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Thread: Thecus N5200 Pro NAS Device

  1. #1
    Join Date
    Nov 2006
    TweakTown Forum

    Default Thecus N5200 Pro NAS Device

    Please feel free to comment about our story entitled "Thecus N5200 Pro NAS Device"

  2. #2
    Join Date
    Feb 2008

    Default Re: Thecus N5200 Pro NAS Device

    I am an IT professional and have worked with (i.e. purchased, configured, maintained) literally dozens of different RAID and fault-tolerant storage systems for almost 15 years.
    At home I have about 200 GB of photos and video clips of my young kids that I consider “priceless” and was looking for a good, reasonably priced, fault-tolerant NAS solution for home use to safeguard my photos & videos.
    The N5200 looked like it was just the solution. Multiple RAID levels, JBOD, hot-swappable drive bays, etc. I was especially attracted by the drive “power management” feature, which claimed to spin-down drives when not in use, thereby saving power and extending drive lifetime.


    Within days after configuring a RAID6 array with 5x500GB Western Digital drives, I was alerted by the N5200’s audible alarm. It seemed that one of the (brand new) drives had “failed”. I was surprised but not concerned, since a RAID6 array can lose up to two drives without losing data. I thought that perhaps the “failed” drive had not been properly seated into its drive bay, so I removed it and re-inserted it. This was the first time the N5200 showed me its unreliable nature. I have no idea how or why, but the mere act of removing and re-inserting that one drive caused the entire array to fail. I lost all the data on the array. Fortunately, I still had copies of my data on other systems.

    After recovering from my shock, I re-initialized the array with all 5 of the original drives – it turned out the drive wasn’t bad after all. After this, the N5200 appeared to be stable for awhile, but I discovered that the drive power-management feature didn’t work. The drives never did spin down, even with days and weeks of inactivity. When I contacted Thecus support about this, they told me that there was a bug in the firmware, and that I should download and install the latest. I did, and power-management never worked.


    A few months later, I was again alerted by the audible alarm. It seems that one of my drives had “failed” again. This time I pulled the drive, and replaced it with a new one (it was still under warranty by WD). When I put the new drive in and “added” it to the degraded array, suddenly another drive “failed”. This was too much of a coincidence. I then replaced that drive as well. When I added it back to the array, the N5200 began a period of “spontaneous rebuilding” for a couple of weeks. It would add the drives back in, and then the array would suddenly start rebuilding itself again for no reason. Drives would “fail”, fall out of the array, and I would be unable to get them added again (even after testing the drives on other systems), unless I re-initialized the whole array (i.e. wiped the data).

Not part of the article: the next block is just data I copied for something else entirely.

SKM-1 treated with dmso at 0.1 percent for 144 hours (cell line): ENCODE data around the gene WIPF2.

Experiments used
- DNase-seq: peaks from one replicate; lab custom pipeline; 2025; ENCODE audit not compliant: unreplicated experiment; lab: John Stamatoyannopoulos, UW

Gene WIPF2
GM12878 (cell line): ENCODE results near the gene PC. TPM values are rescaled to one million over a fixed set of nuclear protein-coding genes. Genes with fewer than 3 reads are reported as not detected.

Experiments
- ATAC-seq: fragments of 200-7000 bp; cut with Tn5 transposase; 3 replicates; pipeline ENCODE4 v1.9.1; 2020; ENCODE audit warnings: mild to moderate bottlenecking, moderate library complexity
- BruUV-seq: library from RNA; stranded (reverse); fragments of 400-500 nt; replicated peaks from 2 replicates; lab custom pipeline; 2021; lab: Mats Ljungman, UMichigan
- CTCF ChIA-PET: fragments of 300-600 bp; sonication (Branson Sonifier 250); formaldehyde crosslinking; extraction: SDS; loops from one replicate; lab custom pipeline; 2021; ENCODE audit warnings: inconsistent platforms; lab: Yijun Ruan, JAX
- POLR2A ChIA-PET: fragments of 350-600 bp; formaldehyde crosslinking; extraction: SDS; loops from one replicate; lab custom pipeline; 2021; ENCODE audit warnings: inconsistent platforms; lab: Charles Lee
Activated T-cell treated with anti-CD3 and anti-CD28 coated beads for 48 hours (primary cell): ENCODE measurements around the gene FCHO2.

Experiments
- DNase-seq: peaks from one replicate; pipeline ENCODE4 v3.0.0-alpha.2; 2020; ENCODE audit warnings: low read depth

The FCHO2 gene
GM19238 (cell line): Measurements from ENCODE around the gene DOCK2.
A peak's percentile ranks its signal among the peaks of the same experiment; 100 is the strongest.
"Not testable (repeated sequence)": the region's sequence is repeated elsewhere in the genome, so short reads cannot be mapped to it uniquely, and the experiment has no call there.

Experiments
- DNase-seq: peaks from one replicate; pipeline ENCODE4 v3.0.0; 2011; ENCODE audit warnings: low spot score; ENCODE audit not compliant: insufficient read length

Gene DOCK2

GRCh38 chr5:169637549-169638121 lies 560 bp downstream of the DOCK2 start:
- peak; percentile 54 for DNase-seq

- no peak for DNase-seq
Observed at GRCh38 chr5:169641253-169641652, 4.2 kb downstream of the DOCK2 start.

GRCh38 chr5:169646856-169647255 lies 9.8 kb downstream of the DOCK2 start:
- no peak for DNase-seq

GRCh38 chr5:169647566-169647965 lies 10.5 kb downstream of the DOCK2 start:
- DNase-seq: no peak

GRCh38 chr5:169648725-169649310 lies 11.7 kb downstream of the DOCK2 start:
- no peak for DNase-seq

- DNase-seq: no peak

I tried to work with Thecus support for many weeks. It seemed like they didn’t believe me when I described what was happening. I then tried to get Thecus to replace the unit, which they would not do.

    So now I am using those very same 500GB disk drives in separate external drive enclosures (no RAID), which I have plugged into a couple different computers in my house, and I just have scheduled batch jobs that RoboCopy my photos around to several different drives every day. It’s not a sexy solution, but at least I have fault tolerance that I can trust!


    While it has all kinds of nifty features, the N5200 is not a safe place to put your data. The bottom line is that I could not trust my precious photo library to this device. I could have happily done without most of its features, if only it were reliable and fault tolerant. Unfortunately, in this department the N5200 failed miserably.


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